The Growlers weren’t serious at the outset. And after seven years together, they say that hasn’t changed much. But with a newly minted record on the shelf and a European tour on the books, The Growlers are as serious as ever. The Costa Mesa-based rock quintet, led by Brooks Nielson and Matt Taylor, release their fifth full length record, Chinese Fountain (Everloving Records) this month and are coming to the Blind Pig to support it.
“Yeah, being in a band really stunts your growth,” laughs Nielson, “we’re being pickled by alcohol and preserved by not changing our scenery. We just play shows and make music. And as far as free time, we still do the same things we love: hang out with friends and family and surf as much as we can.”
The group, with Scott Montoya, Kyle Straka and Anthony Perry, have become known for their surfy tempos and raspy, lilting vocals. Some call it ”Beach Goth”—a label the group has taken and used as the title for the SoCal music festival they’ve been curating for three years.
“Some things don’t need words / you know you’re living / when it all becomes a blur.” This lyric shines amid the organ hooks and bass tones of “One Million Lovers,” a single from Chinese Fountain. It’s exemplary of many of Nielson’s disarmingly contemplative and philosophical lyrics.
“It really does turn into a blur, non-stop,” he admits of his experience as a full-time touring musician. “But I know what I’m doing. I’m able to step back and realize that I’m creating something. It’s better than working aimlessly without knowing. I can focus all my energy into one thing and I can take a step back and see that we’re making people happy.”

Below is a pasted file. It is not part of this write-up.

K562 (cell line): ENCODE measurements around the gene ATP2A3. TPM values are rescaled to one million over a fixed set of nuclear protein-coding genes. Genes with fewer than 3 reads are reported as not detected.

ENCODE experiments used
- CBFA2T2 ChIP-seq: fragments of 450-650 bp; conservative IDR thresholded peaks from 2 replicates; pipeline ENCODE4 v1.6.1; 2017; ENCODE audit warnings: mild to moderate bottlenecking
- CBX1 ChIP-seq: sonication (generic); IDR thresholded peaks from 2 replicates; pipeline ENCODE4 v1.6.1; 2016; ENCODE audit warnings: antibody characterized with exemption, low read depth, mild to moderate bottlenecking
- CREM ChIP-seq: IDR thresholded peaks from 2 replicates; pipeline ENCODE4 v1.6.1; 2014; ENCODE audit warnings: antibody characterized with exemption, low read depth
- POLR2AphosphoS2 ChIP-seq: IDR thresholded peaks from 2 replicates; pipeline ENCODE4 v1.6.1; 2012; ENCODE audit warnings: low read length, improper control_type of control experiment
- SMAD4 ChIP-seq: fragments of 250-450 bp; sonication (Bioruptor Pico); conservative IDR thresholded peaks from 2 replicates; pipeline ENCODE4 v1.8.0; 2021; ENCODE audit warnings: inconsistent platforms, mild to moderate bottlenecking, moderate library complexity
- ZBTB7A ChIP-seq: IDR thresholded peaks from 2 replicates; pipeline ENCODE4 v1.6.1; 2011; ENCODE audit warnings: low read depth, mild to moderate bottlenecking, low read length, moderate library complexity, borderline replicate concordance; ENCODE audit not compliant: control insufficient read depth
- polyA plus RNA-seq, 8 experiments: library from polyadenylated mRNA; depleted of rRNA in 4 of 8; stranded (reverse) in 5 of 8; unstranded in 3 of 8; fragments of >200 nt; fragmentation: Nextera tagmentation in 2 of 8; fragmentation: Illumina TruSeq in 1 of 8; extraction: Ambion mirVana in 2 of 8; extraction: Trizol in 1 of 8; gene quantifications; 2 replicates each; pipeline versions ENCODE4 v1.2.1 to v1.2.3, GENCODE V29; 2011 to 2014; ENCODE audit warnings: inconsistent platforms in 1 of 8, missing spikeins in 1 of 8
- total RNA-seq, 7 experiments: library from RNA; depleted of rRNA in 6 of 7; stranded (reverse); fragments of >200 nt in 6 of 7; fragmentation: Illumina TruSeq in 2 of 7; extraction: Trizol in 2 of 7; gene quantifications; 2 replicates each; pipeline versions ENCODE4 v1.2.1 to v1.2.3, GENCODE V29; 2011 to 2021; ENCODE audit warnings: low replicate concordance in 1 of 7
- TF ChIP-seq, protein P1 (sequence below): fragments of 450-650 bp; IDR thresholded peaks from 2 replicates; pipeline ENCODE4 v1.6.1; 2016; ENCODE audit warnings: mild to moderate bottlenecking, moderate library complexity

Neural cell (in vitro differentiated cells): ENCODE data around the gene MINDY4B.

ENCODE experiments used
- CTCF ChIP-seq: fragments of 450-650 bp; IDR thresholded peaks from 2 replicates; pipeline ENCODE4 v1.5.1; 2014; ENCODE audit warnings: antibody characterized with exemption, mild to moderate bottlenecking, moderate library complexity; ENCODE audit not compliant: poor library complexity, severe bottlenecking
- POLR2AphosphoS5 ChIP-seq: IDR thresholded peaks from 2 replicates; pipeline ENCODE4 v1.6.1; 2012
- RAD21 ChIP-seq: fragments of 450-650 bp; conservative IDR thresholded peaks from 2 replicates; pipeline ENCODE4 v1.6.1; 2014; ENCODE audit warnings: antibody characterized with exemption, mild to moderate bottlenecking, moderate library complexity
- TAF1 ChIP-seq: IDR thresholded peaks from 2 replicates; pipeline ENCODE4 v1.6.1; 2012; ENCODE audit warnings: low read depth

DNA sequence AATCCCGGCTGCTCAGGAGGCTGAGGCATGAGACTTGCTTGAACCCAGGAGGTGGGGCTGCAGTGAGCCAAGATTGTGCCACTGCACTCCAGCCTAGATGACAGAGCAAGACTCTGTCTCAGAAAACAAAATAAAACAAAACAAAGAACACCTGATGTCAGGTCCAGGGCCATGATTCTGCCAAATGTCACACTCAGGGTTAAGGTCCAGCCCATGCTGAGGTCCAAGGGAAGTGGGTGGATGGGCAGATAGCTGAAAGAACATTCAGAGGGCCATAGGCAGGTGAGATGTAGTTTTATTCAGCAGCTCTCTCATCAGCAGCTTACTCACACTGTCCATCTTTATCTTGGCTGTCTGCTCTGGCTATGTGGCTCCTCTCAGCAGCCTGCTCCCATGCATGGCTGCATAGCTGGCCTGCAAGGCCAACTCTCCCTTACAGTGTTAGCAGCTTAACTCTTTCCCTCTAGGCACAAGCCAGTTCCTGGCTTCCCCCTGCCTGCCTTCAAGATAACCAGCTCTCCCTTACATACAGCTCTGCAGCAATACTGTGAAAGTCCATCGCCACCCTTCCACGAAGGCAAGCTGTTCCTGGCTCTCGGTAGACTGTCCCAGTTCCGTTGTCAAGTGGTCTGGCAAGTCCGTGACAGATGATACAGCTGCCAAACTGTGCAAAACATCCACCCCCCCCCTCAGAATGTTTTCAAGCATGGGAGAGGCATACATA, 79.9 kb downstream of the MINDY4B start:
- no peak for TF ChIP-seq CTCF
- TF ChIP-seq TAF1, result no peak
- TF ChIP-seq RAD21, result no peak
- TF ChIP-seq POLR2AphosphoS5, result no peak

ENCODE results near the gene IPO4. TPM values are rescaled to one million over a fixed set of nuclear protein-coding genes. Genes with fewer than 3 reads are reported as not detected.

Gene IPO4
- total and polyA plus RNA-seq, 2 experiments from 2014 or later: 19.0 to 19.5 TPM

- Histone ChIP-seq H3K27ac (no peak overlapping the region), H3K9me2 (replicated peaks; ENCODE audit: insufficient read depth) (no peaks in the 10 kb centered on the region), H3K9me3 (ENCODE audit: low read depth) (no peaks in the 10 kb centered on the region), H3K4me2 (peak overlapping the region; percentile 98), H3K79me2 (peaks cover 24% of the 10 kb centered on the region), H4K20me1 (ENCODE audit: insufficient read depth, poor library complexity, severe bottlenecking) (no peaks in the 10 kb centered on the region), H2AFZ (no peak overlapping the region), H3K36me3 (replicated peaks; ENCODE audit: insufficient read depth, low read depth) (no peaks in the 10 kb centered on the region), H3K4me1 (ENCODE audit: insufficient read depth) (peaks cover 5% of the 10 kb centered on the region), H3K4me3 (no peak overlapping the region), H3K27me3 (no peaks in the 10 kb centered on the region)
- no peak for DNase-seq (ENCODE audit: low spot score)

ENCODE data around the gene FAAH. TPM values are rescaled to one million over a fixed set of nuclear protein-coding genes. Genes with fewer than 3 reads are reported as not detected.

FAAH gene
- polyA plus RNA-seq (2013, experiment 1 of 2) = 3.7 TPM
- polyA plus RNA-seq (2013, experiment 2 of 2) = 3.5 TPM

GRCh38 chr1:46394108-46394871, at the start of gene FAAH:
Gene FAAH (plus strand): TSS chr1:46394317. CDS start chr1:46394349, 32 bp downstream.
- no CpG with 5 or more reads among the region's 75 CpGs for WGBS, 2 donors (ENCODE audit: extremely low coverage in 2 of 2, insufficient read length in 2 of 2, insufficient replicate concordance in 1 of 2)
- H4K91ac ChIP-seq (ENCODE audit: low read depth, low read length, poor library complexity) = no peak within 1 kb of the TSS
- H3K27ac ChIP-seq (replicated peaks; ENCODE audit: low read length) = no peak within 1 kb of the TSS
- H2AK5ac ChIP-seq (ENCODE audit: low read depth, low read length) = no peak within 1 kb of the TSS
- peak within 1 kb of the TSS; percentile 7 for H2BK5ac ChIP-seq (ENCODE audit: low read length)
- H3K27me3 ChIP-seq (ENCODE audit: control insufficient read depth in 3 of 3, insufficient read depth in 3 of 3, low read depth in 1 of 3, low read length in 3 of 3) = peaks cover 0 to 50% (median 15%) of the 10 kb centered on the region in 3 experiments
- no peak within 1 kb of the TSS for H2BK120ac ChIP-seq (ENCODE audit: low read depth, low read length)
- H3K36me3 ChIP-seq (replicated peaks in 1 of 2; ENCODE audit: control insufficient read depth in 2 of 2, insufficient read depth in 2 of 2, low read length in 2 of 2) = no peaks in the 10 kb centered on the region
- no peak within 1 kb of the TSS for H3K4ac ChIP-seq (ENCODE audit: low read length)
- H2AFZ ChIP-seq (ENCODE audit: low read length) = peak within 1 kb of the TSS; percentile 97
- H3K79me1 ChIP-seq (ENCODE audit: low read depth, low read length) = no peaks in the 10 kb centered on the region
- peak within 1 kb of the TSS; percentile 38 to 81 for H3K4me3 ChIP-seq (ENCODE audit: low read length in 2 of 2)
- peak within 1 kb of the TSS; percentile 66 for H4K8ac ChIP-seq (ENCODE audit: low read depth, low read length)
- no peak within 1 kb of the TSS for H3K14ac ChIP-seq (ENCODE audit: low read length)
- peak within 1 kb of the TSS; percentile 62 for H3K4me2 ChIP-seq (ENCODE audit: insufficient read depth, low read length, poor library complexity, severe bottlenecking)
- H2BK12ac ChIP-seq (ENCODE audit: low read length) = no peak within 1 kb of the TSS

Five years ago, Nielson admits, he might have felt uncertainty. Thoughts like “what the fuck am I doing in a band?” suggested that he considered the possibility of getting “a normal job.”
“I know now there’s no backing out. I’m gonna make music till I’m dead… I know how easy it is to make music. But for me, lyrics put musicians into a different category; they make them great.”
Lyrics aside, the band does focus, now more than ever, on fine tuning their musicality. “We stepped it up on the audio level for Chinese Fountain,” said Nielson. “Sonically, it’s better, and the band is performing better than ever. We opened it up more to see what would happen and I have faith in these songs. And I was never deliberately trying to make music that wasn’t accessible to ‘everyone.’ It’s just we write songs ‘in a mood.’ But, I think it’s a good step for The Growlers to have a record that’s sonically competitive, beyond a ‘garage record.’”